The germ of the novel was an article in The Guardian highlighting the 50 to 60 bodies pulled from the Thames every year.
And despite years of speculation, nobody has proved Assad has any germ warfare capability at all.
I am positive the germ count in the dugout alone could be classified as an occupational hazard.
Until Melching's organization started its three-year training program, no one knew the basics of germ theory—or its link to HIV.
It is not only to the most dreaded diseases that he has applied the germ theory.
The body of the germ is infolded, so that the embryo appears bent on itself.
Often, she had read, the places where kidnapers confined their victims were filthy and germ laden.
This was the germ thought: Character is to get its direction and energy in the day's work.
Here is the germ of benefit societies and clubs and insurances and hospitals.
But the idea lying at the root of this group of tales is as yet only in germ.
mid-15c., "bud, sprout;" 1640s, "rudiment of a new organism in an existing one," from Middle French germe "germ (of egg); bud, seed, fruit; offering," from Latin germen (genitive germinis) "sprout, bud," perhaps from PIE root *gen- "to beget, bear" (see genus). The older sense is preserved in wheat germ and germ of an idea; sense of "seed of a disease" first recorded 1803; that of "harmful microorganism" dates from 1871. Germ warfare recorded from 1920.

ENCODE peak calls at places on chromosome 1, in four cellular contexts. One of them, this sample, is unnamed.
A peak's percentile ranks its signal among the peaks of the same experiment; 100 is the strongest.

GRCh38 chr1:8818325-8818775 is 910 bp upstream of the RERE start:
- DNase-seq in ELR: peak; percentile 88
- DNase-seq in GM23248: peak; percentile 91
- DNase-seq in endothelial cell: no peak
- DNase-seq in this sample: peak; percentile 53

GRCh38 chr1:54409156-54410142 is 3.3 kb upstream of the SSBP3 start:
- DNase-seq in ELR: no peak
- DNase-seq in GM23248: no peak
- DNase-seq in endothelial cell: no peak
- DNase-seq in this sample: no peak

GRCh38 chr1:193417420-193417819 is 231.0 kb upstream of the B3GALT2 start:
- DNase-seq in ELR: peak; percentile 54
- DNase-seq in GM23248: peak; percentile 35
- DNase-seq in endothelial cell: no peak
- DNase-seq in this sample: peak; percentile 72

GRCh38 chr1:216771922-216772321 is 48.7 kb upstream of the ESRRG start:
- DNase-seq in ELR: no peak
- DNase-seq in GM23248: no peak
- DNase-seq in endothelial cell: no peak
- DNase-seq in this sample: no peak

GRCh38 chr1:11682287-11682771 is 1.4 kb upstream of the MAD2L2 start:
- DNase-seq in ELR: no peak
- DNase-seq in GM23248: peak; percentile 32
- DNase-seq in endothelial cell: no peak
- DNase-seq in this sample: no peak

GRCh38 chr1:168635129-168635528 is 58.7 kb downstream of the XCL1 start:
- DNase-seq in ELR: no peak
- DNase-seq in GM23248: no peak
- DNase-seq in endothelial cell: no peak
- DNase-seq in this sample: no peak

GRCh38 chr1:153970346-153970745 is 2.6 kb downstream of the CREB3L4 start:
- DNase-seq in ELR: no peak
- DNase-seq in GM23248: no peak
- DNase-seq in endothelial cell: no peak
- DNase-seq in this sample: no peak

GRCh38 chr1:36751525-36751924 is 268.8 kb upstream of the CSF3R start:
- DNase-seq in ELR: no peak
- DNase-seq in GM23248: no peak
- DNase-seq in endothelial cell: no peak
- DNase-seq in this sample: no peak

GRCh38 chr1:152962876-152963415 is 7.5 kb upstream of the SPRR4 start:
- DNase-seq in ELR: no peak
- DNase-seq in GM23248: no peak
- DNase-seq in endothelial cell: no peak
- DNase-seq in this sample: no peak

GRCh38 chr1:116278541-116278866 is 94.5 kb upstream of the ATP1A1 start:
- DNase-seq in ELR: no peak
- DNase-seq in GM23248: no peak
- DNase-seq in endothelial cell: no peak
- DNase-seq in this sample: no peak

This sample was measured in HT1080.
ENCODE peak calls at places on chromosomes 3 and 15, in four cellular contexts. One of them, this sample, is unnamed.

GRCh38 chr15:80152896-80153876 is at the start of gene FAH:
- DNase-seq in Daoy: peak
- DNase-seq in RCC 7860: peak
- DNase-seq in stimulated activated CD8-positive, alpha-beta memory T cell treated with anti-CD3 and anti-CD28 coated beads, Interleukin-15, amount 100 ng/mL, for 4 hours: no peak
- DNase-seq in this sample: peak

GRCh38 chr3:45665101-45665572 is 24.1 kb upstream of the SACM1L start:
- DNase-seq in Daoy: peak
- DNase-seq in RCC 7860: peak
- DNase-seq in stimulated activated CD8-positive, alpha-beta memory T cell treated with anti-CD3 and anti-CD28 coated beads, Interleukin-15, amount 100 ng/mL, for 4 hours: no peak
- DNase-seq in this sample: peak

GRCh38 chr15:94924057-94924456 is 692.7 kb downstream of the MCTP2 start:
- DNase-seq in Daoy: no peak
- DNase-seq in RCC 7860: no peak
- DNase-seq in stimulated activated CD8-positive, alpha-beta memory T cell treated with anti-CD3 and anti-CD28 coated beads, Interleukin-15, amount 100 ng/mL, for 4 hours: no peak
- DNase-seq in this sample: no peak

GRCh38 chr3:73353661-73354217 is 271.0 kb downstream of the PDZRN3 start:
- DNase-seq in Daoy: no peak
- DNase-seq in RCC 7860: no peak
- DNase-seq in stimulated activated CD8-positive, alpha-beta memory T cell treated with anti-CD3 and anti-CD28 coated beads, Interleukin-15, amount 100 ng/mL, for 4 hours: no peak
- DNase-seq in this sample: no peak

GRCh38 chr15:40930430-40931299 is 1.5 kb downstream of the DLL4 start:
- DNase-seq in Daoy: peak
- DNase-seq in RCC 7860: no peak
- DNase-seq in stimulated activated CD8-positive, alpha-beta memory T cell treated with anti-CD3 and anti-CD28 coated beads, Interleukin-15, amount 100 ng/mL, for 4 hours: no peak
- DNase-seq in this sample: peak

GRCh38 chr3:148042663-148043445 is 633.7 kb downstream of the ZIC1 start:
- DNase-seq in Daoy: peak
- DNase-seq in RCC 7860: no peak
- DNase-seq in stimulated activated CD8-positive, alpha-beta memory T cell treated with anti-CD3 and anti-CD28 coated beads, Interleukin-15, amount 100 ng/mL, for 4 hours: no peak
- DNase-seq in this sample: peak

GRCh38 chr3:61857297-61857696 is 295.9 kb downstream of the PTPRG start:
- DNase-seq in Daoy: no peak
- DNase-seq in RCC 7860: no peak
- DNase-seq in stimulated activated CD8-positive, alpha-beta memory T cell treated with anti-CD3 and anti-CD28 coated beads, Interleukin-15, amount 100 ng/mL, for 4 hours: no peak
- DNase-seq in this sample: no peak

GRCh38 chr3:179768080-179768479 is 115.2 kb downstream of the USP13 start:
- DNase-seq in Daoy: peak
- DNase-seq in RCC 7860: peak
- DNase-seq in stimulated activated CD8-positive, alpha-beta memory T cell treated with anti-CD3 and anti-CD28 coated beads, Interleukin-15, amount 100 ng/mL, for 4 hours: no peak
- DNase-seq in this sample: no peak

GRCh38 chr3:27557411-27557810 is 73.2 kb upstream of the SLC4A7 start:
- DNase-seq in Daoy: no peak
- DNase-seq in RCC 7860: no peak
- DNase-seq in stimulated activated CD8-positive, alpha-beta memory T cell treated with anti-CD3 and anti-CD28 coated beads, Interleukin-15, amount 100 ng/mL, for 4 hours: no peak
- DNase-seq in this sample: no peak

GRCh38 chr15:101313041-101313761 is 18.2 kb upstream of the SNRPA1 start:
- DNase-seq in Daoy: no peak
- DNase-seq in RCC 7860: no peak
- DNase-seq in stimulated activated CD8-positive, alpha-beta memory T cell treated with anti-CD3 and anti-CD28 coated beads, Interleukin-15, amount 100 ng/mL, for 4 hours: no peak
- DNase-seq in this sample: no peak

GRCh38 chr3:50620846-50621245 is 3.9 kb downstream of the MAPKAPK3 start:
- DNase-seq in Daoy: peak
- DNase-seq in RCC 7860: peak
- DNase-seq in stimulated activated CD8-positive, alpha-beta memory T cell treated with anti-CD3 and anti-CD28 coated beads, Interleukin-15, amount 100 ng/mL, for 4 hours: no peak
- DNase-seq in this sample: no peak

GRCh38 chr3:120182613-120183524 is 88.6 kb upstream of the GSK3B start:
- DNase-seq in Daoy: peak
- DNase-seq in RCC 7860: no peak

A small mass of protoplasm or cells from which a new organism or one of its parts may develop.
A microorganism, especially a pathogen.
A microscopic organism or agent, especially one that is pathogenic, such as a bacterium or virus.
Our Living Language : The terms germ and microbe have been used to refer to invisible agents of disease since the nineteenth century, when scientists introduced the germ theory of disease, the idea that infections and contagious diseases are caused by microorganisms. Microbe, a shortening and alteration of microorganism, comes from the Greek prefix mikro-, "small," and the word bios, "life." Scientists no longer use the terms germ and microbe very much. Today they can usually identify the specific agents of disease, such as individual species of bacteria or viruses. To refer generally to agents of disease, they use the term pathogen, from the Greek pathos, "suffering," and the suffix -gen, "producer." They use microorganism to refer to any unicellular organism, whether disease-causing or not.